I sometimes work from home. I like it, because I can be in my PJs, with my favorite fuzzy child near my side, looking out at the woods in front of our house. I also like it because it’s quiet. Peaceful. No phones ringing, since we don’t have a home phone, and no one to bother me. It’s nice. It reminds me a bit of the good old days when I worked in the basement of a building, far from the rest of the staff. No, there were no trees there and certainly no view, but the peace and serenity that allowed me to do my job was wonderful.
I sat down to work this afternoon, late, after having a full day of chores and other unpleasantries. Our washer died. I think it actually killed itself, just to get out of doing more work. The whole back part literally broke into three pieces. It was not my favorite appliance, anyway, as it had never really been the best washer in the universe. Since our dryer was purchased at the same time, we just bit the bullet and bought a new set. $1873 worth. Did I mention I just started a new job with a huge pay cut? So, now I have yet one more thing to worry about, as if I didn’t have enough already!
Anyway, I was sitting down, and I decided to go through the brown inbox on the top of my desk. More than anything, I wanted to see what bills I might have, what tax statements we have yet to receive, and what else I had to put into our checkbook register to make sure we had everything accounted for. The tax stuff is annoying. It’s funny how I can get everything else before January 31, but one particular place (my husband’s employer!) waits until the last possible moment to send out their W-2s, I think just to make people wait longer to either get their refunds or figure out how much they need to win in the lottery to pay their taxes for the year. We are usually among the latter group.
In the box, I found a note I wrote to myself in some boring meeting I was sitting through at my old job. My mind was still on the fence about whether to leave the stability and gravy train salary and benefits to jump headlong into this new endeavor, or if I wanted to stay the course and be insanely miserable by the time I retired in 20-25 years. I let my mind wonder that day, writing down whatever came first. Rolling thoughts they were. This is what the note said:
Where? If not there? When? If not now? How, if not this way? Why? You know why or you would not be asking the other questions.
I had vascillated over the decision for a week or two at that point, wondering if I was making a great move or a mistake. Wondering if I could, at my advanced age, jettison into a new career, full of scary people in black robes and people who were my age who had been doing this for 15 years or so prior to my first day in court. I guess the last question really hit home, as that’s where the note ended. “Why?” was the biggest question of all. I knew why. I was miserable. I loathed going to work every day and hearing about things that were so inconsequential. Laminate colors do not make the world go round, even though there are some who believe they honestly do. Just because you didn’t get the green office chair, your life won’t end, trust me! Even if I leave one minute early from a meeting, the meeting won’t miss me, really, as whatever the meeting was about probably wasn’t that important, anyway.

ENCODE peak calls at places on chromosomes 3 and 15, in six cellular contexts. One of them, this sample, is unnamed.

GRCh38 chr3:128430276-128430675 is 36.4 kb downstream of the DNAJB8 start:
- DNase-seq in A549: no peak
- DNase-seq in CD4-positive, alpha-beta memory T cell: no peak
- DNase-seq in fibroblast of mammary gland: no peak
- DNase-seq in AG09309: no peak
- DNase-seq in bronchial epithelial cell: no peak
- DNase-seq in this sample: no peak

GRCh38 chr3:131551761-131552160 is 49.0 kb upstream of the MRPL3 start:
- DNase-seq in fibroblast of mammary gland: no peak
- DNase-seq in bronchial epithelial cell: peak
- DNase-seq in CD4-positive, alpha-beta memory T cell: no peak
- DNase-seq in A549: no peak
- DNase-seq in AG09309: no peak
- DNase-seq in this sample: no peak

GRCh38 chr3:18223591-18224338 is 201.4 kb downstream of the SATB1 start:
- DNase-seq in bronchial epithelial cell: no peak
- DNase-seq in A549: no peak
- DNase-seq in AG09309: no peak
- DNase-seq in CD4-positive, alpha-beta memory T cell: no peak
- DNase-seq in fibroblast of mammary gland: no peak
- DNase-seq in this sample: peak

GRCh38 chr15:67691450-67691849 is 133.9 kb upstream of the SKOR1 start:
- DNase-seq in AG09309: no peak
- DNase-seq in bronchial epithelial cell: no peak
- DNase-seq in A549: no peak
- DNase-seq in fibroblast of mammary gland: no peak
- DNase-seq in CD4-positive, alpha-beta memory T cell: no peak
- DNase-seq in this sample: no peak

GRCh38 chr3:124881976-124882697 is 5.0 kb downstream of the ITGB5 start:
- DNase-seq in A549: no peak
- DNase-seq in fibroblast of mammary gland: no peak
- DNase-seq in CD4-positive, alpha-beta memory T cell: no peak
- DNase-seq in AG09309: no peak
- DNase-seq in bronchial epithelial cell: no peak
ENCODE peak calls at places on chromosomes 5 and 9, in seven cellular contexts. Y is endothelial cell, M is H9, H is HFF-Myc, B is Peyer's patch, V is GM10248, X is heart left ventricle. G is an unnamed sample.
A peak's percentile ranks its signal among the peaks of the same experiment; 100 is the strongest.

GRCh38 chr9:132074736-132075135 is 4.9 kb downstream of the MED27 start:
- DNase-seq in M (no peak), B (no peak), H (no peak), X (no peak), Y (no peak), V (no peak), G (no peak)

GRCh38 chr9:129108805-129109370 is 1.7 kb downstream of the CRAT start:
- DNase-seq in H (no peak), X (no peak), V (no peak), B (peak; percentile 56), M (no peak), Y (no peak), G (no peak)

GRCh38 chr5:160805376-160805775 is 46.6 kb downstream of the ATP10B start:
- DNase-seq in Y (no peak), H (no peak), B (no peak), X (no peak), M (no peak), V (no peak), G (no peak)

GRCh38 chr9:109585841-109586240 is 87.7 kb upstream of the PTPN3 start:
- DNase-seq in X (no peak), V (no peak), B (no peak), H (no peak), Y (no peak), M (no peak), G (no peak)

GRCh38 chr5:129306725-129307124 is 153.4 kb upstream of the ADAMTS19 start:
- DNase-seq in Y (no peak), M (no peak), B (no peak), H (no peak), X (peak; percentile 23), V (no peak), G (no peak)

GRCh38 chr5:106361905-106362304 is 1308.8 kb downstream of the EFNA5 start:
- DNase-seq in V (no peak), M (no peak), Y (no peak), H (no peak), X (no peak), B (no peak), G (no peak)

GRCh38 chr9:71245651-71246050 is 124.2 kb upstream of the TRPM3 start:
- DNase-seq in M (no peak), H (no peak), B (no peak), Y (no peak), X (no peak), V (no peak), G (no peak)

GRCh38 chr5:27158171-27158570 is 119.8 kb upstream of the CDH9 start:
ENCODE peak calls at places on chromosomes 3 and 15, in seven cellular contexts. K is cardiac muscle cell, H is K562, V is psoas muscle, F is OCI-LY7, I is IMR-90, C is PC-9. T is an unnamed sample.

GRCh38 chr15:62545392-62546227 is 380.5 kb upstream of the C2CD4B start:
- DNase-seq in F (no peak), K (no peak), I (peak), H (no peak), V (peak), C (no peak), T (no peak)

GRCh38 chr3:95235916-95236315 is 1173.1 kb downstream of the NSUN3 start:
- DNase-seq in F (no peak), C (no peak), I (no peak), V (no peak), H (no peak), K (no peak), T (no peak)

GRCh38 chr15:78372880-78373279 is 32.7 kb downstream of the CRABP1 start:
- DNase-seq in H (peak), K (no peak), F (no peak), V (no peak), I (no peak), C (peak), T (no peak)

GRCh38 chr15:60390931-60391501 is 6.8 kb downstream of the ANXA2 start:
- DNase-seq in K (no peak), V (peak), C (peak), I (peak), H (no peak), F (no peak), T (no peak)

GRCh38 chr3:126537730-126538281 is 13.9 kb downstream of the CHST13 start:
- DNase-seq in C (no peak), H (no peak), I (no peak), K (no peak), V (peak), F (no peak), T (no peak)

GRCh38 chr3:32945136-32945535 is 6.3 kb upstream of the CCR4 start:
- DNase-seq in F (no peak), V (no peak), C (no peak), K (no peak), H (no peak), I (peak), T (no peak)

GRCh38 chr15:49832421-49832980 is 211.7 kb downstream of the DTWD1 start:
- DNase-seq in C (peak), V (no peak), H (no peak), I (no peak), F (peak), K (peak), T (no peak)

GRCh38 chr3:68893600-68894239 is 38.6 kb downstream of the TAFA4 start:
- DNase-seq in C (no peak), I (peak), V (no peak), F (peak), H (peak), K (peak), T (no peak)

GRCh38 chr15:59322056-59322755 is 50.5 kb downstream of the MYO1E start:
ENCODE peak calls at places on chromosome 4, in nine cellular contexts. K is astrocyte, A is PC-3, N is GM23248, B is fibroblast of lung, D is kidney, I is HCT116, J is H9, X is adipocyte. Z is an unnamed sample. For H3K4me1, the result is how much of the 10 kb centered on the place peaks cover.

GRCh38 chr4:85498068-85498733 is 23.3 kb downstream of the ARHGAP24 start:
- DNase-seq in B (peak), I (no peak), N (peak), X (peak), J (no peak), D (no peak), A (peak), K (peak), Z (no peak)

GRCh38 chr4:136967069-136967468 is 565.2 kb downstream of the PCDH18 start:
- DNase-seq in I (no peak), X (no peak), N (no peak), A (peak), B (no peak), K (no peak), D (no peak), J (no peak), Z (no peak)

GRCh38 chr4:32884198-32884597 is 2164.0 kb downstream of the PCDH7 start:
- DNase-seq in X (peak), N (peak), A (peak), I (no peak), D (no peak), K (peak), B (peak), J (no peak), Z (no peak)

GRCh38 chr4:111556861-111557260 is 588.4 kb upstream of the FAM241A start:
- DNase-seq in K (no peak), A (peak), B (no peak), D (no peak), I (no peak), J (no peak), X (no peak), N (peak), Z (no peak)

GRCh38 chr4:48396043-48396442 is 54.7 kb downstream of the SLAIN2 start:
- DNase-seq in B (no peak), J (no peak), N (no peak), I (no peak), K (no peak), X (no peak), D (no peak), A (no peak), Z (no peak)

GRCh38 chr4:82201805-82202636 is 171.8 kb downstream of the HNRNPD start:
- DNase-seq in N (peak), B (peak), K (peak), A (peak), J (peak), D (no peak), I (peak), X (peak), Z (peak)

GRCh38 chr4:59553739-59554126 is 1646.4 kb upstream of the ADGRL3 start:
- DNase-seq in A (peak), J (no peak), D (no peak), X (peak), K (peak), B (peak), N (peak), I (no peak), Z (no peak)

Now, looking back, I’m glad I took those weeks for reflection. I only wish I’d taken off some time and not worked at all – just to give myself time to think. Kind of like my 4 days of solitude in Cancun in 2005, my mind sometimes just needs a break to be able to think, alone, without anyone else around. I cherish my alone time. Now, I get it when I drive to work, eat my lunch, drive home, and drive to court or other lawyers’ offices in other areas of the state. It’s amazing. I love it.
As for the scary people in the black robes, they still scare me. Not so much for the ones that I regularly see, but the new ones are frightening, to a certain degree, although I know that they are just people like me trying to do some good.
Now, laminate colors do not haunt me. I could not care less about what kind of office chair someone has. I never think about Ebola, or the flu vaccine, or staff evaluations being done on time. I think about important things – things like whether my clients will lose their child or keep their child. Whether a child will be able to be adopted or stay in foster care. Whether a man will be able to heal after a bitter divorce. Whether a dog owner can have her furchild back safely in her arms. I wonder, and I learn. Every single day.
Since the note, I’ve grown. I’ve learned a lot. I fret that I’m not learning quickly enough. I fret that I’m not good enough to do this job, to be the person I need to be. Then, I remember that one time, I wasn’t good enough to renovate an office, and then one day I built a hospital wing. Time heals a lot. Time allows one to learn a lot. Time is all that matters sometimes. And it’s the most previous thing we have. Use it well.